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Deceit and the need to detect deception are prevalent in the animal kingdom, and reaches their highest evolutionary development in Homo sapiens.
Deceit is an intricate part of human communication involving, via a dynamic process, selfdeception and the deception of others. When used in “normal” ways, we are often unaware of our deceptive communications to others.
Deceit serves to promote social support and helps to sustain mental and physical health. However, blatant (pathological) forms of deceit may, to the contrary, be destructive to the self and others. The sophisticated person uses deceit in a subtle manner while, in contrast, crude and pathologic deceit is frequently associated with neurocognitive dysfunction or distorted developmental processes.
The language of lying
“Man was given a tongue with which to speak and words to hide his thoughts.”
This Hungarian proverb indicates the ubiquity of deceptive communications. In fact, the development of different languages and symbolic communication has been hypothesized as being the result of the need for social groups to maintain cohesion and secrecy (Steiner, 1975). The ways in which man can deceive are almost endless. Included are the words we speak, or don’t speak, as well as our non-verbal channels of communication. Further, colloquialisms, words, and nonverbal communication are often culture specific.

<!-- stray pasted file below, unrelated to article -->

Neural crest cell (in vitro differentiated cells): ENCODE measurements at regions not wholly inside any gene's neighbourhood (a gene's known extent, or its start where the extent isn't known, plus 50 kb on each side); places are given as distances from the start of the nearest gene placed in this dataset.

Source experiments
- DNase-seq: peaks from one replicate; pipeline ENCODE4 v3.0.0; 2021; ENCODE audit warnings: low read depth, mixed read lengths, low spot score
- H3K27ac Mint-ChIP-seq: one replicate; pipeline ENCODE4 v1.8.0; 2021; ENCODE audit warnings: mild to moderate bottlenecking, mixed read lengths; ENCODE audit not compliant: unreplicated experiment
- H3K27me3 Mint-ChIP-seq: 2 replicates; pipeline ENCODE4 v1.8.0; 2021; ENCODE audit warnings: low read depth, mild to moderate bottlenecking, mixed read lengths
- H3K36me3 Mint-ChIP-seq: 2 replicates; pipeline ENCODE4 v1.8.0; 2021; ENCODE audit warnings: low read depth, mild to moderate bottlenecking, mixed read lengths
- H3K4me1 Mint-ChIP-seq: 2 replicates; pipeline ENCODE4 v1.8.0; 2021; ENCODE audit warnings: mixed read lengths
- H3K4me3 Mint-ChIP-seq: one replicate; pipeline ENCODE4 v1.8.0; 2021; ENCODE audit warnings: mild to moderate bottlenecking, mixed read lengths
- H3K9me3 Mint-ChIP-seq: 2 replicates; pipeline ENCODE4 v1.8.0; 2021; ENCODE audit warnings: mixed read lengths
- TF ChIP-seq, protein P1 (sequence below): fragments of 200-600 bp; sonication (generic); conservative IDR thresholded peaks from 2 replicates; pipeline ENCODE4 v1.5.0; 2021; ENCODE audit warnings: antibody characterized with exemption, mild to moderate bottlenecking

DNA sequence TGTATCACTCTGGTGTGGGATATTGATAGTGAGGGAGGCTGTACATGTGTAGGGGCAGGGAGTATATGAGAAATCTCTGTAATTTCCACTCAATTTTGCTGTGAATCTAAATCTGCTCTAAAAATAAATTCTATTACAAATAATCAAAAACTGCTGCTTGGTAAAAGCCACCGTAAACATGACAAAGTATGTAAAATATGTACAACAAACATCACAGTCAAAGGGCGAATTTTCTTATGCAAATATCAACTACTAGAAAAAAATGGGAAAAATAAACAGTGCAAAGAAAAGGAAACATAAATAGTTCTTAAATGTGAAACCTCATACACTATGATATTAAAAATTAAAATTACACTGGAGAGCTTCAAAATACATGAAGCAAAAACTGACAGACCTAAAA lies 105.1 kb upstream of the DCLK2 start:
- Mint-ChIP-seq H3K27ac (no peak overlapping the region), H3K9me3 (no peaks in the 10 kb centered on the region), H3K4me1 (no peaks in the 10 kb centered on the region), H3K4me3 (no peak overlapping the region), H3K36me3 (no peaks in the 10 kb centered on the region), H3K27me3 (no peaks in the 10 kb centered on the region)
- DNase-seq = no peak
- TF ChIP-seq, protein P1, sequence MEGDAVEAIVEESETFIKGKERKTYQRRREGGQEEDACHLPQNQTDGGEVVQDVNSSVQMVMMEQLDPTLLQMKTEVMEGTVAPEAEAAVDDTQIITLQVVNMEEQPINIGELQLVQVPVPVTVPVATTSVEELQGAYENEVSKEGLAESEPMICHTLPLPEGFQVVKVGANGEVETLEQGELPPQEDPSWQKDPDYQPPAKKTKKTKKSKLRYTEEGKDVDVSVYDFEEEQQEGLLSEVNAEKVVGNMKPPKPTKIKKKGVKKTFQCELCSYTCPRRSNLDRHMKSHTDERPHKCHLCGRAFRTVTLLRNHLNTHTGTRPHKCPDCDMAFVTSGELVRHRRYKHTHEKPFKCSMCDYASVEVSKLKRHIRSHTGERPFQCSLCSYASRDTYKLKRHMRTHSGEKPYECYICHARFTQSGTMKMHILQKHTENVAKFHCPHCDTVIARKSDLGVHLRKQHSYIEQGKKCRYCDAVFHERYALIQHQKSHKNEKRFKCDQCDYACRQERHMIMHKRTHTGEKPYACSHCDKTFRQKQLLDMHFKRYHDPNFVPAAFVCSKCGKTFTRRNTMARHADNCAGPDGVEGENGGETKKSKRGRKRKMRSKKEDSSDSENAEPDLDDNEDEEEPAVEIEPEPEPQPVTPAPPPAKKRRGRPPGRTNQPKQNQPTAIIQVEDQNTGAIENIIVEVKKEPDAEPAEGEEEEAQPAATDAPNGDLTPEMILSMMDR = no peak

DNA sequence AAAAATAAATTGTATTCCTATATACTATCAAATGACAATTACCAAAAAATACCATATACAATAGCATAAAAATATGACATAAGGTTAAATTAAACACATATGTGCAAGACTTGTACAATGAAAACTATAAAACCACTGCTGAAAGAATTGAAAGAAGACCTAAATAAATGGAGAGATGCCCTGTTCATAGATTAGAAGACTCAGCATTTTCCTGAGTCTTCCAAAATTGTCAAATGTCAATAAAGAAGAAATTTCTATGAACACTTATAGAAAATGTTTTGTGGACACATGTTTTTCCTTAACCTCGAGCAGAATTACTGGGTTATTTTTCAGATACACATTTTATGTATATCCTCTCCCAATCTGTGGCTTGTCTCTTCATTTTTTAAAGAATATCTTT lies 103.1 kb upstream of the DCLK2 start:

That which may be considered a polite communication in one culture may be considered a lie in another. Saying “No” in some cultures is considered unacceptably rude and therefore “Yes” does not always necessarily mean yes.
The following brief descriptions of various forms of deceit will serve to lay a foundation for topics considered in this communication.
Lying, by definition (in American dictionaries), involves the deliberate misstatement of information believed by the protagonist to be false and with the intent to deceive. This definition involves not only the content of a communication but also its intent. It is interesting and important to note that one can speak “the truth” with the intent to deceive, thereby leading the “target” to a false belief.
This is commonly done by providing only half the truth, leading the intended target of the communication to a false assumption. For example, a person late to an appointment may say that there was an automobile accident that had tied up traffic.
The statement itself may be factually true but “in truth” the automobile accident had nothing to do with the person’s tardiness. The person who hears the proffered excuse may assume, however, that the tardiness was due to the accident and not the fault of the late person.